[4] Alternatively, the relative contribution of fossil and biogenic sources of RVOCs to CH2O can be experimentally evaluated by measuring the radiocarbon (14C) content of ambient CH2O [Tanner et al., 1996; Shen et al., 2009]. In this paper, the radiocarbon content is expressed as fraction modern, Fm, as defined by McNichol and Aluwihare [2007, and references therein]. Fraction modern is the 14C/12C ratio in a sample relative to the ratio in a “modern” standard where the modern standard represents a theoretical wood sample with a fixed 13C/12C ratio (δ13C = −25‰) in 1950. Fraction modern is calculated from two NIST standards (NIST SRM 4990B and NIST SRM 4990C). Normalizing to a constant δ13C is necessary to remove the effects of isotopic fractionation on the 14C/12C ratio and setting 1950 as the reference point for modern removes the impact of nuclear bomb testing and nuclear power production on age determinations. Weapons testing increased the atmospheric inventory of radiocarbon and resulted in fraction modern values of up to 2.0 in atmospheric carbon dioxide in the 1960s. This signal is mixing into the oceans and biosphere and, since 1985, the value has decreased from 1.2 to its present-day value of 1.05. The radiocarbon content of atmospheric methane has also been modified by weapons testing and fossil fuel burning but to a different extent than CO2; the present-day fraction modern value of methane (FmCH4) is 1.3. Fraction modern should not be confused with biogenic fraction [Klouda et al., 1996] where measured Fm values are normalized to the fraction modern of contemporary atmospheric carbon dioxide under the assumption that the source of carbon for biogenic matter is the contemporary atmosphere. We make this correction using the present-day value of 1.05 but caution that the complexity of carbon sources for formaldehyde makes the appropriate choice difficult. However, given the error of our measurements and the closeness of the Fm value in contemporary atmosphere to 1.0, the correction is relatively small.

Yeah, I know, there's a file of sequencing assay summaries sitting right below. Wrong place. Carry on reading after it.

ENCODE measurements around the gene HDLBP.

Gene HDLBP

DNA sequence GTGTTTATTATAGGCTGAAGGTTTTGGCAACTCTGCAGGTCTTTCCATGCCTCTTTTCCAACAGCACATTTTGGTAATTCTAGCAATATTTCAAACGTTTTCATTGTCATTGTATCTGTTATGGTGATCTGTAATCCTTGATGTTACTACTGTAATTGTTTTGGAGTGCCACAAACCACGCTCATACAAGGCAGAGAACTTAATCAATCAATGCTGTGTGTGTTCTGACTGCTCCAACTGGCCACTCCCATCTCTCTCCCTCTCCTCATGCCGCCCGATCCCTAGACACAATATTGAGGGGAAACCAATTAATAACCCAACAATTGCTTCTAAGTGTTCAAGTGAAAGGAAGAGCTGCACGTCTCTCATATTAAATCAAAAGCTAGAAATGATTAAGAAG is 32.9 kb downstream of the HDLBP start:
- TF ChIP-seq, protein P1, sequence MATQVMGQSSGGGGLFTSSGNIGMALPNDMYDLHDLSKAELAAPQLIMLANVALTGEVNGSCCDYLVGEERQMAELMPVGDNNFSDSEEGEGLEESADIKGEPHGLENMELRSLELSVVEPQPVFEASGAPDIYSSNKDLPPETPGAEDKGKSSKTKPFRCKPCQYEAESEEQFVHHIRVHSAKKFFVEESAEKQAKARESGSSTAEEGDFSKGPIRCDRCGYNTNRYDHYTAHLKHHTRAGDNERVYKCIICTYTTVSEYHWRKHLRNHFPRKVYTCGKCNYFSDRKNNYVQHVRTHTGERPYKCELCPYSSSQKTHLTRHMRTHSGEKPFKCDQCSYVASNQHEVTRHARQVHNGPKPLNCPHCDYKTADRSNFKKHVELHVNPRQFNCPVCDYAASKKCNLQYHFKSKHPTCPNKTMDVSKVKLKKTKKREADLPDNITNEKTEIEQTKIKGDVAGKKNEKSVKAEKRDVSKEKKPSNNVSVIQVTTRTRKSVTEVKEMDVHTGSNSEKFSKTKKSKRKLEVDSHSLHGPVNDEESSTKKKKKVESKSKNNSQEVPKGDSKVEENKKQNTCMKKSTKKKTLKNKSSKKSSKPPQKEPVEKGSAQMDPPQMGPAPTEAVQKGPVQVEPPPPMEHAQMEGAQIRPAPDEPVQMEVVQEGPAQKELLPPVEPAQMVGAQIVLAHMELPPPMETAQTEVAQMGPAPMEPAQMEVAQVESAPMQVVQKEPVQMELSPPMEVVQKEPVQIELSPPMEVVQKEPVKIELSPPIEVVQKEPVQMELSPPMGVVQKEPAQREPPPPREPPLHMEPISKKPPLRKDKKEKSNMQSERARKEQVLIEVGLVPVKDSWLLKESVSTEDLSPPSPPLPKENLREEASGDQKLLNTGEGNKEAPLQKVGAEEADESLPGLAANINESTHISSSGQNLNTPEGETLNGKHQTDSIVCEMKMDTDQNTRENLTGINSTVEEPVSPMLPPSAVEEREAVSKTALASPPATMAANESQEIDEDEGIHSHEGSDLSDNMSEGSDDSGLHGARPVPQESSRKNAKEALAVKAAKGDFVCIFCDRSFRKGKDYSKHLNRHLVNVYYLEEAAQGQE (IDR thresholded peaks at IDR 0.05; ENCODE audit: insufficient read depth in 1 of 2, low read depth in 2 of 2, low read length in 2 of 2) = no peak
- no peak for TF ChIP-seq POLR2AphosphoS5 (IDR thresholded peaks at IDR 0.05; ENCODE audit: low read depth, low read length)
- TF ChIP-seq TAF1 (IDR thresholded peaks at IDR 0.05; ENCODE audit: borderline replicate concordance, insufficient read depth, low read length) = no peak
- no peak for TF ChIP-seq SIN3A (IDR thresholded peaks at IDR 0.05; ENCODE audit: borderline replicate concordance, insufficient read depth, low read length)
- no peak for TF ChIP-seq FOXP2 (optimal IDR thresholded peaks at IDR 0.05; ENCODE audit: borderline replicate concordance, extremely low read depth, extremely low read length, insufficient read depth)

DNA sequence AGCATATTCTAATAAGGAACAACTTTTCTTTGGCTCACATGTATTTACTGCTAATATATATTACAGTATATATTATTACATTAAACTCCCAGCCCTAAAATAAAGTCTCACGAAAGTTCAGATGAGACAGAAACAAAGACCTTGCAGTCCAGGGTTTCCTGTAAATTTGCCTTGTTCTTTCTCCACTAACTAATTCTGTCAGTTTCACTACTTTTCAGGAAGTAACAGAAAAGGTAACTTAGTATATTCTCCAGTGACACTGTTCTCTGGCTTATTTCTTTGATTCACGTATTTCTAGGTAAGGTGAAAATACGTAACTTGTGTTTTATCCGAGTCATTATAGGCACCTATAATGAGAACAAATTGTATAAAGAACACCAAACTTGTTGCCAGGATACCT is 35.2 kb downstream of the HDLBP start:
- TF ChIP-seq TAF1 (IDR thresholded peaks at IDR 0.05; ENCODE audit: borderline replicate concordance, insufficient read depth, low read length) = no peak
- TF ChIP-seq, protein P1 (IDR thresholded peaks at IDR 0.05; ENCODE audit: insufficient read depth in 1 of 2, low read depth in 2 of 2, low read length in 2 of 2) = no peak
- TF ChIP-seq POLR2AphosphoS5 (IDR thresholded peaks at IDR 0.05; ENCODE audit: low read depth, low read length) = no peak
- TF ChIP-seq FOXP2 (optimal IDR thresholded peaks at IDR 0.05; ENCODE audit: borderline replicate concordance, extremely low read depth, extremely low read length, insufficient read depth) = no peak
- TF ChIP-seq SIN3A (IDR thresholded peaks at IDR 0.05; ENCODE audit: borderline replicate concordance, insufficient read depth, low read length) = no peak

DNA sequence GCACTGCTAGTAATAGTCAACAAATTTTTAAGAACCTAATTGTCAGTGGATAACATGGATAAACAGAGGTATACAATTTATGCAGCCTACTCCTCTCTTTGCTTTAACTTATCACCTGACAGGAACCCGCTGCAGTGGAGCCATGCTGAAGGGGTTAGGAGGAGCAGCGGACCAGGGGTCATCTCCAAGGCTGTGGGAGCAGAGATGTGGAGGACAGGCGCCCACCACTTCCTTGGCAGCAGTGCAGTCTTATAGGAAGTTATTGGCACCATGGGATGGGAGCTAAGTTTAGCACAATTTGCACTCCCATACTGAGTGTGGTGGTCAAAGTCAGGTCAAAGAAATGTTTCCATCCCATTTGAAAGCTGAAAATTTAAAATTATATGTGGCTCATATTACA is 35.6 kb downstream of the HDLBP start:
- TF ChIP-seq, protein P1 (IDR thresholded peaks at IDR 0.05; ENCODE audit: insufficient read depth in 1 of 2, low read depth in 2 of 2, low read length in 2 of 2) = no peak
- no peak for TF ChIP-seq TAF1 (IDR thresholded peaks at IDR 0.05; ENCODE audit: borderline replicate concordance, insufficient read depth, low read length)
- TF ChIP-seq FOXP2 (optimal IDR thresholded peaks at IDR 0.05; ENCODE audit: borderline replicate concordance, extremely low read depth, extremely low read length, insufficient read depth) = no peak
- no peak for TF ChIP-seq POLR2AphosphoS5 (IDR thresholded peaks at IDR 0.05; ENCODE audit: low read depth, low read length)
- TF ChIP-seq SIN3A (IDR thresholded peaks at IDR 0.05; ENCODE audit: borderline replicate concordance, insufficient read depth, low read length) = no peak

[5] Radiocarbon analysis has been used in numerous studies to determine the fraction of fossil and modern carbon sources of trace gases and atmospheric particles. The radiocarbon results for VOCs and carbonyl compounds are of specific interest. The Fm values cited below have been rounded to the nearest tenth percentile. Klouda et al. [1996, 2002] found that only 10–20% of VOCs were derived from modern sources in Atlanta, Georgia, during summer, although they state their sample timing might have missed the diel peak in biogenic VOCs, and the VOCs were 0–40% modern carbon in September 1997 at Azusa, California. Larsen et al. [2001, and references therein] showed carbonyl compounds contained about 30–85% modern carbon at semiremote sites in Italy and Portugal, and about 60–90% modern carbon at a rural area in Germany during autumn. Kato et al. [2008] found acetaldehyde inside an unoccupied home located in a suburb of Tokyo was 50–70% modern carbon. Tanner et al. [1996] reported 80–90% modern carbon in CH2O at Chebogue Point, Nova Scotia, in summer 1993.